Page last updated at 08:18 UTC, Wednesday, 12 August 2020 PH
The fourth F (fun that refers to tourism and entertainment) is the one that will suffer the greatest decline. The International Airport Transport Authority (IATA) estimated that there could be a fall of as much as 36 percent in 2020 of air travel resulting in a $3.75 billion hit in GDP. These figures represent a fall of some 21.8 million passengers representing revenue losses of $3.5 billion to the airlines. The ECQ in Luzon alone affected 30,000 flights or 5 million passengers. It was estimated that PAL and Cebu Pacific reduced their work force by 500 jobs over the two months of the lockdown. It has been suggested by IATA that governments should consider supporting the airlines by ensuring cash flow through the provision of direct financial support, facilitation of loans, loan guarantees and support from the corporate bond market. Travel from and to the Philippines will take at least two years to return to normal. In the meantime, even President Duterte himself has suggested that there should be a concerted effort of the government and the private sector to promote domestic tourism. Data on domestic tourism in the past show that some 60 million Filipinos from middle-income and high-income households are the first tourists in their own country. Once there will be more freedom of movement from one island to another, we can expect Filipino families to channel their irresistible urge to travel towards domestic tourism, especially with improved access to numerous very attractive destinations all over the Archipelago, such as Panglao, Siargao, Palawan, Siquijor, Camiguin, Kalamgaman, Pagudpud, etc. etc. For the Metro Manila crowd, the most frequented destination for domestic tourism will be the province of Batangas. The Build, Build, Build program is helping to improve access from one island to another, following the success of the Philippine Nautical Highway that was an important contribution of the Administration of former President Gloria Macapagal Arroyo.
In contrast with Travel and Tourism, the “Entertainment” part of “Fun” can recover more quickly once the pandemic is licked either through a discovery of a cure or a vaccine. One can already observe in the cities where the virus has been brought under control in countries like China, Taiwan and South Korea that restaurants, shopping malls, theaters, museums, amusement parks, sports stadia and other venues where public events are held are already opening up. As long as the health authorities give the go signal allowing for people to congregate in public events, as night follows day i am sure that fun-loving Filipinos will not hesitate to once again celebrate weddings, baptisms, birthday parties, sports events, concerts, and other public ways of having fun. I can say the same thing about religious events like pilgrimages, Masses, Novenas and other ways of manifesting their faith. No matter how we talk about a “new normal” prevailing after this nightmare, Filipinos will always revert to the “old normal” of congregating to show their love for God, for one another and for life. It is not for nothing that we rank very high, not in Gross Domestic Product, but in Gross National Happiness.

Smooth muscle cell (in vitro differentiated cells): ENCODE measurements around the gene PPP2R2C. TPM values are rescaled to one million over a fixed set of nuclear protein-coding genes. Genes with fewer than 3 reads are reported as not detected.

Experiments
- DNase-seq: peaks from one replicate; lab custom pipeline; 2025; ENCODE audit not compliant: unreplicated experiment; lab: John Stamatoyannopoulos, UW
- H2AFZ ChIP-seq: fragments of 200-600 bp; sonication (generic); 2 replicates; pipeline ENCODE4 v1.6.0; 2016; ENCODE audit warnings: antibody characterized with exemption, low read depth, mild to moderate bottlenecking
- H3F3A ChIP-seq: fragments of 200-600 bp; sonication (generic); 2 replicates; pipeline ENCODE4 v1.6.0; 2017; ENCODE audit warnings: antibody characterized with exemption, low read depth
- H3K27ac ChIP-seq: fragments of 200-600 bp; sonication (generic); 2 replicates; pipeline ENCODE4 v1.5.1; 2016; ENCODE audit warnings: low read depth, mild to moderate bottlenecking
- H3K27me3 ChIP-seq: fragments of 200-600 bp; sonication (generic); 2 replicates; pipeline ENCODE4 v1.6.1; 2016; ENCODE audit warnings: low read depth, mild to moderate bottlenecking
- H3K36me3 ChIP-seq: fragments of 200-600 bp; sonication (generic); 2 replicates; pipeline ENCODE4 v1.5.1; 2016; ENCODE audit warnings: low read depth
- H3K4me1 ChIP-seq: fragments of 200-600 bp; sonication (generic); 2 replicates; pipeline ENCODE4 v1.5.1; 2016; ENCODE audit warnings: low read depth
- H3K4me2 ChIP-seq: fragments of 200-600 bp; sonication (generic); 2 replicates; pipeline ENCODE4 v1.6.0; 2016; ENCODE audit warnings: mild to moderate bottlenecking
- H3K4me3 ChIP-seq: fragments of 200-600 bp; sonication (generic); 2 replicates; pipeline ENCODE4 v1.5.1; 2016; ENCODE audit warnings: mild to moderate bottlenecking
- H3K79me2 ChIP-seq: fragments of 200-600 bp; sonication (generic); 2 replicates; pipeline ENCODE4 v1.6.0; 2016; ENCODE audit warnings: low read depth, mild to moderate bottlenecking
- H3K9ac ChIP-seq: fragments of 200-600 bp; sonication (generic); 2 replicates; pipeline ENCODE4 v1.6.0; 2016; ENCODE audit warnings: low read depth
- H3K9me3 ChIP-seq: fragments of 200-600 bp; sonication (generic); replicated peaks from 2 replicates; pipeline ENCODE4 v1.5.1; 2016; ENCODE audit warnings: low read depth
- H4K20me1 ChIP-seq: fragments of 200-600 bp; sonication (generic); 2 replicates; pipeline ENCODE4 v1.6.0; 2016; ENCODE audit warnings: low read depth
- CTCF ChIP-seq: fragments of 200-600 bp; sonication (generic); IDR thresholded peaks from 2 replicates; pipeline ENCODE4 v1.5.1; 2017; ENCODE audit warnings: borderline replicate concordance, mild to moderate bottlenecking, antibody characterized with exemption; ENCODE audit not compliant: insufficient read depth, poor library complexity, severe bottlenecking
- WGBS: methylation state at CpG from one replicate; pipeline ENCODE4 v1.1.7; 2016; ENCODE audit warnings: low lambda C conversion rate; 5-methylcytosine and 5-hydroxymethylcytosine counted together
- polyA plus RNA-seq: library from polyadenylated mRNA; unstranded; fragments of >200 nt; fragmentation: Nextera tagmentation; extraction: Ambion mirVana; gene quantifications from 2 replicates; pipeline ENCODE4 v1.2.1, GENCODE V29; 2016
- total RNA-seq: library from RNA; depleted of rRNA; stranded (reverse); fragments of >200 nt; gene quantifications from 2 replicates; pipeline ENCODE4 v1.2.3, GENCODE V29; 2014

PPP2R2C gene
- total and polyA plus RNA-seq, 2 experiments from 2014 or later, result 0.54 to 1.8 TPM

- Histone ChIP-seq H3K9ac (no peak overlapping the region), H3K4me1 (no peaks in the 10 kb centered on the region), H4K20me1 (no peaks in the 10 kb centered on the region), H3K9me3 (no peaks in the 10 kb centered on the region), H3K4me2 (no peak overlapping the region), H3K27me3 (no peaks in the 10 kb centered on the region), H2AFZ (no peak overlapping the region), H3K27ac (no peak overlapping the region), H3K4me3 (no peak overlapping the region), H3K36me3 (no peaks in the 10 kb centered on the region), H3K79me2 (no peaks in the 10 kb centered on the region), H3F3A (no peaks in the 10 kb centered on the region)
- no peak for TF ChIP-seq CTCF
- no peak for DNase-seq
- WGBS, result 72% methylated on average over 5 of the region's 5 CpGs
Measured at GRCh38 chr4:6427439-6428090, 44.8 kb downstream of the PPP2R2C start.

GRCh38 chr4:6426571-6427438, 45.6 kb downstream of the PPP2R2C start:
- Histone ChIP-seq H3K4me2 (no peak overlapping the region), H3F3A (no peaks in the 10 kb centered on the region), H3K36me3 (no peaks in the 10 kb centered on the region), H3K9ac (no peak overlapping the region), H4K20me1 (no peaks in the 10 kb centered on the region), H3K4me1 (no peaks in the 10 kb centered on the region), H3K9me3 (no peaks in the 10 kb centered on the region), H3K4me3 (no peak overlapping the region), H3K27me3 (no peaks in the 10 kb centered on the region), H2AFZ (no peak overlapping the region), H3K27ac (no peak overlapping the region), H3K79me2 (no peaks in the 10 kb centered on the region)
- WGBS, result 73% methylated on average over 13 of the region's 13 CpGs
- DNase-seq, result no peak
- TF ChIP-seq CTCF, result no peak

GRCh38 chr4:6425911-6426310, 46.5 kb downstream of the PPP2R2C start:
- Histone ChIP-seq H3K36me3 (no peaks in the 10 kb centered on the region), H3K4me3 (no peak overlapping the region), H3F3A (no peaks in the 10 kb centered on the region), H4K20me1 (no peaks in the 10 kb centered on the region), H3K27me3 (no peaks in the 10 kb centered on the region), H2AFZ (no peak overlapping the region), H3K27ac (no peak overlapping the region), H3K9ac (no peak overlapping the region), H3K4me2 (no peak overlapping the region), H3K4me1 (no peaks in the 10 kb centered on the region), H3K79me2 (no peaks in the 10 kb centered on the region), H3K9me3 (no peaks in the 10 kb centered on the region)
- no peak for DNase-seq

As the Philippine economy graduates from a low middle-income economy (average annual per capita income of $1,000 to $3,000) to a high-middle income one ( $4,000 to $10,000), consumer demand will increasingly shift from the basic goods of food, shelter, clothing and leisure to the other F’s of consumption goods and services, which are Fitness, Facebook and Formation. Predictably, the largest increase in consumer expenditures (whether privately or publicly financed) during the next two years until COVID-19 is effectively under control have to do with health services, especially on the curative side such as hospitalization expenses, pharmaceuticals, medical fees, etc. To get an idea of the types of products that will be in great demand for as long as the pandemic has not been completely eradicated, let me quote from the report of Dr. Henry Echeverri, Chair of the UP Medical Alumni Society America on the very impressive response of the Philippine General Hospital (PGH) to the COVID-19 challenge as described in a webinar by PGH Director, Dr. Gap Legaspi. Let me quote from the report: “Our own fight within the PGH is something to be proud of. With the expertise and hard work of our internists, Pulmonologists, and ICU personnel, a 50% de-escalation of severely ill is the norm. Out of the more than 160 severely ill COVID patients, 37 have now been discharged improved. Eleven beds out of 20 are occupied in the ICU because most die upon arrival or upon transfer to the bed. The rest are prevented from getting critical with aggressive treatment from our Pulmonory experts using high flow nasal cannulas, bronchial toilet, and availability of medicines from Hydroxychloroquin, LIpolivir, Tocilizumab and others. Our Hematology Department has started using convalescent plasma for treatment.”
This brief portion of the PGH report would give us an idea of the types of products that would be in great demand for as long as the Corona virus would be rampant. Medical equipment and pharmaceutical products would be in great demand for at least the next two or even more years. We should also mention the products that belong to the preventive measures such as face masks, gloves, disinfectants and a host of Physical Protective Equipment (PPE). In addition, there are both the synthetic and natural products that boost immunity such as ascorbic acid and a myriad of Vitamin products. We can also include among the preventive measures such goods and services that improve the physical fitness of the human body, such as physical exercise machines and all types of sports equipment. All these would constitute the Fitness part of the demand for consumer goods and services. To be continued.